Tom Atlee: “Dark Google,” privacy and power

Civil Society, Collective Intelligence, Commerce, Commercial Intelligence, Cultural Intelligence, Ethics, IO Impotency
Tom Atlee
Tom Atlee

As the information age and big data colonize everything in life – expanding now into reality itself – we face an erosion not only of privacy but of choice. Even as we think we have greater choice and power, really important choices and power are being subtly stolen from us by folks who don’t want us to know or do anything about it. We need to take back our lives while we still can.

“Dark Google”, privacy and power

Dear friends,

Sir Francis Bacon and Thomas Hobbes told us that “Knowledge is power.” We need to integrate their insight with Sir John Acton’s observation that “Power tends to corrupt, and absolute power corrupts absolutely.”

In this runaway Information Age we need to realize that one-way concentrations of knowledge power are dangerous when they are not answerable, not responsive to oversight and feedback. The article below, “Dark Google”, makes this point powerfully regarding Google and the NSA. The author, Harvard’s Shoshana Zuboff, is eminently qualified to issue this warning.

Google, the NSA, and correlated networks and institutions have accumulated a lot of unanswerable information power, with more to come. This is why privacy is becoming an issue, not only for each of us or because “we have something to hide”, but for all of us because it powerfully impacts the ability of our societies to be democratic and our collective ability to shape our shared lives and our future.

Privacy is about control over knowledge about ourselves and our lives. The “right to privacy” is acknowledged – if not always honored – in democratic countries everywhere. It gives us power over our lives and restrains the power of others – especially governments, large businesses, and our enemies – to negatively impact us. Zuboff observes that “Exercising our right to privacy leads to choice. We can choose to keep something secret or to share it, but we only have that choice when we first have privacy. Privacy rights confer decision rights. Privacy lets us decide where we want to be on the spectrum between secrecy and transparency in each situation. Secrecy is the effect; privacy is the cause.”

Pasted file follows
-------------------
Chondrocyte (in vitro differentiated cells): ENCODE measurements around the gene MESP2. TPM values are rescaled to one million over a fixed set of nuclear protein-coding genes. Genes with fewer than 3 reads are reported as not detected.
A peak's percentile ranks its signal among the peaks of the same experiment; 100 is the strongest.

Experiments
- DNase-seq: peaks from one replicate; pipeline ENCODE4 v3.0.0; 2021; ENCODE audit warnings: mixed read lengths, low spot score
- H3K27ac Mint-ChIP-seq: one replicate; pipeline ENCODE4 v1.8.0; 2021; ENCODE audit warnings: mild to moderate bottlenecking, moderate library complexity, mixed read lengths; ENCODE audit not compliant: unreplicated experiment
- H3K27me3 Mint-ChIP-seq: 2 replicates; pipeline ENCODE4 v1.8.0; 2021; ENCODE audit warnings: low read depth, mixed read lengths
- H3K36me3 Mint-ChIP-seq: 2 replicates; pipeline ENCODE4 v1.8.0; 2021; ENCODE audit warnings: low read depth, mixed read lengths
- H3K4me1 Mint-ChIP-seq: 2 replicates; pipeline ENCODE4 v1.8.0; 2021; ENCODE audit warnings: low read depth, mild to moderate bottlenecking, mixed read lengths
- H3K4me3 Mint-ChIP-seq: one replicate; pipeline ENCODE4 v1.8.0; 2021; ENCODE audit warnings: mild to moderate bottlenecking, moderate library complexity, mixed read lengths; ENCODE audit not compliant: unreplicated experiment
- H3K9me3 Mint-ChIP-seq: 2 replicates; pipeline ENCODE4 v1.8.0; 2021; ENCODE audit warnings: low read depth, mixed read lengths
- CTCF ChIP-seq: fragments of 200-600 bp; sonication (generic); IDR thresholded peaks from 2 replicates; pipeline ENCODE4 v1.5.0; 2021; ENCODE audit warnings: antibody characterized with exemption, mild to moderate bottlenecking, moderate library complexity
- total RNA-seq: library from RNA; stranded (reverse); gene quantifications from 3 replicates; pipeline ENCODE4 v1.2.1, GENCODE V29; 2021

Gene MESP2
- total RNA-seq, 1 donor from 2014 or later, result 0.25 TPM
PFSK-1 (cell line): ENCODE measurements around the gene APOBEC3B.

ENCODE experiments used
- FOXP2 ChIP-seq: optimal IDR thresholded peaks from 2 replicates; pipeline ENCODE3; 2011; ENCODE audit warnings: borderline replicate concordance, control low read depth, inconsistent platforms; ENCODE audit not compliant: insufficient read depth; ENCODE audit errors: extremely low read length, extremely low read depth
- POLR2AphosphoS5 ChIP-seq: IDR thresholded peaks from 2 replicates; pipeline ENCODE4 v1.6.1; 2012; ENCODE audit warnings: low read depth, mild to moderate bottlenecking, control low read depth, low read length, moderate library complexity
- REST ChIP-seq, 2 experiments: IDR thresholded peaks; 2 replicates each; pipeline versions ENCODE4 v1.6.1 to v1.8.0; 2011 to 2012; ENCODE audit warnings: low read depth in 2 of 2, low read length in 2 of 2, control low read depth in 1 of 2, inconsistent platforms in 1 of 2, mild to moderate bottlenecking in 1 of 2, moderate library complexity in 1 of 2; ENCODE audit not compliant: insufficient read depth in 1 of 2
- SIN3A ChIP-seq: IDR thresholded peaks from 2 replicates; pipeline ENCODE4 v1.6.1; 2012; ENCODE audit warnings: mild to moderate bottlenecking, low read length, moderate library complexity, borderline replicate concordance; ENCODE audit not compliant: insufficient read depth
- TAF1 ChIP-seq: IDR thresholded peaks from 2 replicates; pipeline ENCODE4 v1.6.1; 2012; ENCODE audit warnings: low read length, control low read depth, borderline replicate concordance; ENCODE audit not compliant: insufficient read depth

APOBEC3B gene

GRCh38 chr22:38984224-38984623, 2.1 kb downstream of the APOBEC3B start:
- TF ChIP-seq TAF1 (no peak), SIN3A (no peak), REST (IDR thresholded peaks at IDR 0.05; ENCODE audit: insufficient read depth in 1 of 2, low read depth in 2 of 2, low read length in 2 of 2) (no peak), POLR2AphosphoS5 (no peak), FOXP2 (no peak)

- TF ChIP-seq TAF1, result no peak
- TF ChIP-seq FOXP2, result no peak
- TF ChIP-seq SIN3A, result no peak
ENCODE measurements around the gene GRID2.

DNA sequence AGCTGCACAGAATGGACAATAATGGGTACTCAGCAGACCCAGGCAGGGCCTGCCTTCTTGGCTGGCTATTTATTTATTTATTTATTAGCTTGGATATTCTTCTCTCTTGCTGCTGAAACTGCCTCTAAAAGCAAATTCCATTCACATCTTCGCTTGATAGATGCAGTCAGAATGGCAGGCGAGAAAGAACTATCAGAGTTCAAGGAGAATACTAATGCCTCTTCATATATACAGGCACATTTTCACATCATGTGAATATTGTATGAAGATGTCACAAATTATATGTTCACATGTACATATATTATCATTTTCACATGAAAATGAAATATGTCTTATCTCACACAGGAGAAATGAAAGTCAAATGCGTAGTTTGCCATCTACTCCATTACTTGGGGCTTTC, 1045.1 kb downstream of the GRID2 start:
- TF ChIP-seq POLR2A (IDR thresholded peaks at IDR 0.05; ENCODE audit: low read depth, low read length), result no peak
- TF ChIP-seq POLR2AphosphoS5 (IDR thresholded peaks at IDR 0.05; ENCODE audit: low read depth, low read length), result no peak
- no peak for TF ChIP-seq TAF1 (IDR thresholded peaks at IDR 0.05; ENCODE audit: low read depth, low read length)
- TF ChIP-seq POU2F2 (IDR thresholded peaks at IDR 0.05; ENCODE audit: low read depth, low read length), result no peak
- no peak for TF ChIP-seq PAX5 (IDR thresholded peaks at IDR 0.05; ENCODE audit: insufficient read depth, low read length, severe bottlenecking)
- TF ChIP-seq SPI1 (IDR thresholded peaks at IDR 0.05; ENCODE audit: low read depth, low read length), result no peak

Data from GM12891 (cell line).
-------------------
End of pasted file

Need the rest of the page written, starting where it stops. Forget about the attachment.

Modern surveillance and data-mining systems concentrate knowledge-power about us and our lives in the hands of corporations and government agencies who can then use it to shape our minds, feelings, and lives in ways over which we have precious little say. They deny us power to withhold knowledge about ourselves and our lives at the same time they deny us power to understand how they track us and to shape what they do with what they learn. They are progressively stealing and centralizing the right to privacy – and the power it gives – in their own hands.

In short, they use their right to privacy and secrecy to deny us that same right, and this is the source of their increasingly absolute power. The irony is that they also use that power to give us more of what we think we want and need, individually and collectively, faster and more conveniently. The downside of this obvious seduction is hidden both by their secrecy and PR and by our oblivious joy in and growing dependence on the access to services and goods that they provide.

The coming regime shaped by the Google carrot and the NSA stick – an era in which we think we’re experiencing increasing fluidity of personal power while being subtly tracked and manipulated at every turn – is a whole new ball game, something we’ve never experienced before.

Except it’s not a game – not really – even if we think it is. And there’s no ball. Or maybe we’re the ball. Or maybe the whole world is the ball…

Omniscience. Omnipotence. And the victor writes the history…

“Dark Google” attempts to awaken us to technosocial dynamics that are – like the physical dynamics of climate change – evolving rapidly beyond our capacity to track and influence. The window for positive intervention is closing. It’s time to step out of our old business-as-usual long enough to co-create a new business-as-usual that more dependably serves our lives, our world, and our future.

Coheartedly,
Tom

PS: On a related personal note, there’s this about our addiction to the screen…

And for more insight on the trip that is taking us into this trap, see The Century of the Self…

Original with References in Full Text